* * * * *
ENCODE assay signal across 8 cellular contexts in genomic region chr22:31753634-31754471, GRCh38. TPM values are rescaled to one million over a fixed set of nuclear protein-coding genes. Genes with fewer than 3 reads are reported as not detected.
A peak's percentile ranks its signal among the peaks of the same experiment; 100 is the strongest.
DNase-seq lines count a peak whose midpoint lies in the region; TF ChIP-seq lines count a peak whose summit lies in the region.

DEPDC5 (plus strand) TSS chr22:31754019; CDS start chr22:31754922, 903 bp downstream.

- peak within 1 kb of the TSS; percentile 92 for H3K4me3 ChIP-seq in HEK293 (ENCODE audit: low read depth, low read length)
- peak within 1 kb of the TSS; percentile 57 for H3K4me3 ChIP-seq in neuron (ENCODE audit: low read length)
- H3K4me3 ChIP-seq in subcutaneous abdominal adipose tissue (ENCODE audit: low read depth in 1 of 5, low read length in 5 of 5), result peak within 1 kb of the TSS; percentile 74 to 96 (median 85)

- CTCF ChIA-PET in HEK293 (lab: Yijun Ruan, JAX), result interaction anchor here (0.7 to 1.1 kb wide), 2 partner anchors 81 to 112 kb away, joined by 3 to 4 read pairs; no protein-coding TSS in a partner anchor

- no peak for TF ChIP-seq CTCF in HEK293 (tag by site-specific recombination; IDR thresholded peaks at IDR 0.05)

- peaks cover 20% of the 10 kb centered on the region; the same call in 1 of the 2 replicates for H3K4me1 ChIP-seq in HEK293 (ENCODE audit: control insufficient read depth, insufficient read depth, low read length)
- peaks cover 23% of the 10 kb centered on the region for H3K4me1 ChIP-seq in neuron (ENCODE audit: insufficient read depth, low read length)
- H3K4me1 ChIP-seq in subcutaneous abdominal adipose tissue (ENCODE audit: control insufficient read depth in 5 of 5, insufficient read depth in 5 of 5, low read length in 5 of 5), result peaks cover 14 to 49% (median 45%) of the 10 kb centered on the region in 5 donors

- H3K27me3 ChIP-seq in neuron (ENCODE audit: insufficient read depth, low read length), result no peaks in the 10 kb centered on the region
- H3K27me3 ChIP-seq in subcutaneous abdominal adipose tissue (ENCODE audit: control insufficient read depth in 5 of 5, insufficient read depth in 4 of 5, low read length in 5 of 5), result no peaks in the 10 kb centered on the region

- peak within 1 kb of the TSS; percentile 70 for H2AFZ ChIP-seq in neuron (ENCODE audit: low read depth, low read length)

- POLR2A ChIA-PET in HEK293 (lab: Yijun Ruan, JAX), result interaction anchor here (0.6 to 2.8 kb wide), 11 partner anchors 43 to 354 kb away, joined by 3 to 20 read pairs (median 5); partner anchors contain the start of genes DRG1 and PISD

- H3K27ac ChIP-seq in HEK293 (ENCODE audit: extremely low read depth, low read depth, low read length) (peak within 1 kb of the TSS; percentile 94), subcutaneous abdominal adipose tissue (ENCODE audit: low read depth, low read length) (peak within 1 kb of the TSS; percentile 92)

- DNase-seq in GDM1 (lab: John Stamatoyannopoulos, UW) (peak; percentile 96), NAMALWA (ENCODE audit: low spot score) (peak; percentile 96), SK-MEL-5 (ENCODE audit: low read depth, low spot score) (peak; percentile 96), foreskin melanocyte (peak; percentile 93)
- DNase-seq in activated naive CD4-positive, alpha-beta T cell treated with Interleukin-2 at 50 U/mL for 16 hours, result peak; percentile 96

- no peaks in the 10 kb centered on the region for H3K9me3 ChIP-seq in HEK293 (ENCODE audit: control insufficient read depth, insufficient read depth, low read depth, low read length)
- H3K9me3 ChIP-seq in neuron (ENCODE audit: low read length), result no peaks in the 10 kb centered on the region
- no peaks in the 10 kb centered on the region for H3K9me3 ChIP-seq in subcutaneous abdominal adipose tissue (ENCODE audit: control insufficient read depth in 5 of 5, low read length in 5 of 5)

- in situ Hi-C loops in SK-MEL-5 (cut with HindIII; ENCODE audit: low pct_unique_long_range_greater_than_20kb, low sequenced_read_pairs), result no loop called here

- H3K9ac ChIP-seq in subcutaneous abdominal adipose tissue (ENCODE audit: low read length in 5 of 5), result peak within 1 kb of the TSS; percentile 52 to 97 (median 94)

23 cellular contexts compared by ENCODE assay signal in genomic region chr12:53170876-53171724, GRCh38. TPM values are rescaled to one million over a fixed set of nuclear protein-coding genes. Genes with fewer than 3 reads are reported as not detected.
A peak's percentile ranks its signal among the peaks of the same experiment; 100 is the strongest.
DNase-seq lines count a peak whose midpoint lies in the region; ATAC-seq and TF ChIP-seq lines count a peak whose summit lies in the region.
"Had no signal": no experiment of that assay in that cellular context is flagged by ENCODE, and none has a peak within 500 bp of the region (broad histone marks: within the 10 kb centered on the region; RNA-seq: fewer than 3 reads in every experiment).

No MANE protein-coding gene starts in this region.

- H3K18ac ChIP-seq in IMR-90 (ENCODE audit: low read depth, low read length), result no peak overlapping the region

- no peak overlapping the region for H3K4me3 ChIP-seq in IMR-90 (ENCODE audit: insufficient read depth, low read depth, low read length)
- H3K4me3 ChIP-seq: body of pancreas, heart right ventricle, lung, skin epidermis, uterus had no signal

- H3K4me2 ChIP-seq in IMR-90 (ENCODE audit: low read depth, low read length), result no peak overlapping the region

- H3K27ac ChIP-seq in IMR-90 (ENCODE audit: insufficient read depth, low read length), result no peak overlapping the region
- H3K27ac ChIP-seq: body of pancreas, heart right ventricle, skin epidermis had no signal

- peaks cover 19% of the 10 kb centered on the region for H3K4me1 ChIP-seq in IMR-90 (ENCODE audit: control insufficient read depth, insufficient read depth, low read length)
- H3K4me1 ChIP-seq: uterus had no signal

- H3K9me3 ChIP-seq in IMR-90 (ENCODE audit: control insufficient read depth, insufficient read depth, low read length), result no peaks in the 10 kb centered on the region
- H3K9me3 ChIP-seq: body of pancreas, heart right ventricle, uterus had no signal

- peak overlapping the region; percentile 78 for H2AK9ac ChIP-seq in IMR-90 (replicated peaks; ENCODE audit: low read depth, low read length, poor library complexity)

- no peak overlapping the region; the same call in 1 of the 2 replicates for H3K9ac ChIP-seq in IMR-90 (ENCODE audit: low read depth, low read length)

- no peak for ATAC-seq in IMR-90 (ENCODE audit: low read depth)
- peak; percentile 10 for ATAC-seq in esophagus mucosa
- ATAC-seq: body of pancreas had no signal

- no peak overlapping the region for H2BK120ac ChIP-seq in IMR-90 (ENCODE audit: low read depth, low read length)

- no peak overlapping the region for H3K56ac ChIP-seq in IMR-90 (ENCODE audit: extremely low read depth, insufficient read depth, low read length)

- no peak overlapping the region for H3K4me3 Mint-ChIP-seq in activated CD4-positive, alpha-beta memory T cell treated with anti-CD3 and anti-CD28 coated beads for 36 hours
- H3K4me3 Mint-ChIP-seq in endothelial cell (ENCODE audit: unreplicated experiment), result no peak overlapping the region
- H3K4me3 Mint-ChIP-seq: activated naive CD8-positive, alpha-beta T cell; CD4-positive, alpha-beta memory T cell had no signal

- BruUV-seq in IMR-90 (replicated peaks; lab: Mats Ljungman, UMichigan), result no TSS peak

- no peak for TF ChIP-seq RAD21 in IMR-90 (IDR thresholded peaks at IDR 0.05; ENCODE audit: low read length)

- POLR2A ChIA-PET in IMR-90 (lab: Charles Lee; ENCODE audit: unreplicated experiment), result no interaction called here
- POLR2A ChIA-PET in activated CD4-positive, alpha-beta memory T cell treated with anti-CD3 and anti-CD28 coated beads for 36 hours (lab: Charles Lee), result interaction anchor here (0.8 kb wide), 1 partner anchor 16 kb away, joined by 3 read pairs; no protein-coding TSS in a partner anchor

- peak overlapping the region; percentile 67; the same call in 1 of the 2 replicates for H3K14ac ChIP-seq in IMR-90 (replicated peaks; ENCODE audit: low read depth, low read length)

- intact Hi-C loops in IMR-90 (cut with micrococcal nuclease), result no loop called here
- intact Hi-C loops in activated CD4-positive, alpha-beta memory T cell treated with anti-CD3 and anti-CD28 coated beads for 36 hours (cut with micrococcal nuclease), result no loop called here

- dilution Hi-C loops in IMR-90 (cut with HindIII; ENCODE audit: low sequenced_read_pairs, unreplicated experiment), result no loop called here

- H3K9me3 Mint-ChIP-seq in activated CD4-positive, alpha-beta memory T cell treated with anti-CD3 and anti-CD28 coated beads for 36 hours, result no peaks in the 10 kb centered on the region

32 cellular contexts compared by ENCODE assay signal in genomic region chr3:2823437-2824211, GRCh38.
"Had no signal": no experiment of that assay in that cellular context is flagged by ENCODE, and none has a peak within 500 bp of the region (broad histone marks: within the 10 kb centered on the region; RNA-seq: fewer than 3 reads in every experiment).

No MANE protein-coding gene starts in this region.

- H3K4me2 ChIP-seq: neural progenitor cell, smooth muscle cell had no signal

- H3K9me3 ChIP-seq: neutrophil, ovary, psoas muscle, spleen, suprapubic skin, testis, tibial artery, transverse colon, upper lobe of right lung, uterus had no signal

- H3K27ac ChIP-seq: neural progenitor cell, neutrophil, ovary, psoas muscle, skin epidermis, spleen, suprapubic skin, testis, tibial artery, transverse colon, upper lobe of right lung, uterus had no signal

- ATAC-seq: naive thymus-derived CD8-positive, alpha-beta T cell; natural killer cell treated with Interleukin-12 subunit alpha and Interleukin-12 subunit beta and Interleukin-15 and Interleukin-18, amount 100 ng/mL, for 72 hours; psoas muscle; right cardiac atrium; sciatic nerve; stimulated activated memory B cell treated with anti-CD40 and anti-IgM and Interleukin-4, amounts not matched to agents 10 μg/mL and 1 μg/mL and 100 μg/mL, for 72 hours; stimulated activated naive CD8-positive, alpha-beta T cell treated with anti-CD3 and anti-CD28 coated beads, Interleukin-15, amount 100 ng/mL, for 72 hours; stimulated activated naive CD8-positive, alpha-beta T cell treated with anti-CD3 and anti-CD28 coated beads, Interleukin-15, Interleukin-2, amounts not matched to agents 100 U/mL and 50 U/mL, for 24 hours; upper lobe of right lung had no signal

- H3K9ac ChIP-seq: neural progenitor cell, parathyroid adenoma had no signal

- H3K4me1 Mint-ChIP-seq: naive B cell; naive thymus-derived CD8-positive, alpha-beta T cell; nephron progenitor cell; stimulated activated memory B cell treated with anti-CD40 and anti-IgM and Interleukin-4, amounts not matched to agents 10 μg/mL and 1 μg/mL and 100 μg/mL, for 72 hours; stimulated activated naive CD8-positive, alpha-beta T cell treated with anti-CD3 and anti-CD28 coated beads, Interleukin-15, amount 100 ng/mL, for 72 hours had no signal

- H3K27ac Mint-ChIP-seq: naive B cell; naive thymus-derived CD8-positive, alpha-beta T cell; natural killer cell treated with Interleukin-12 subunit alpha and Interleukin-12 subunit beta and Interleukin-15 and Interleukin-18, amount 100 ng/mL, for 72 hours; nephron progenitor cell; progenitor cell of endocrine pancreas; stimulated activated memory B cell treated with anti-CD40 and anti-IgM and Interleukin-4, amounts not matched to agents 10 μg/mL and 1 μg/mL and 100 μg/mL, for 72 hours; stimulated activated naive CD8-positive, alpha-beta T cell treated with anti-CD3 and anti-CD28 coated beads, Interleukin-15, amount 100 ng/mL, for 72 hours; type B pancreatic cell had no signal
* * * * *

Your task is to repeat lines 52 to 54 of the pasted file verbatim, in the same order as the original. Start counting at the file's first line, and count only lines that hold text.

- POLR2A ChIA-PET in IMR-90 (lab: Charles Lee; ENCODE audit: unreplicated experiment), result no interaction called here
- POLR2A ChIA-PET in activated CD4-positive, alpha-beta memory T cell treated with anti-CD3 and anti-CD28 coated beads for 36 hours (lab: Charles Lee), result interaction anchor here (0.8 kb wide), 1 partner anchor 16 kb away, joined by 3 read pairs; no protein-coding TSS in a partner anchor

- peak overlapping the region; percentile 67; the same call in 1 of the 2 replicates for H3K14ac ChIP-seq in IMR-90 (replicated peaks; ENCODE audit: low read depth, low read length)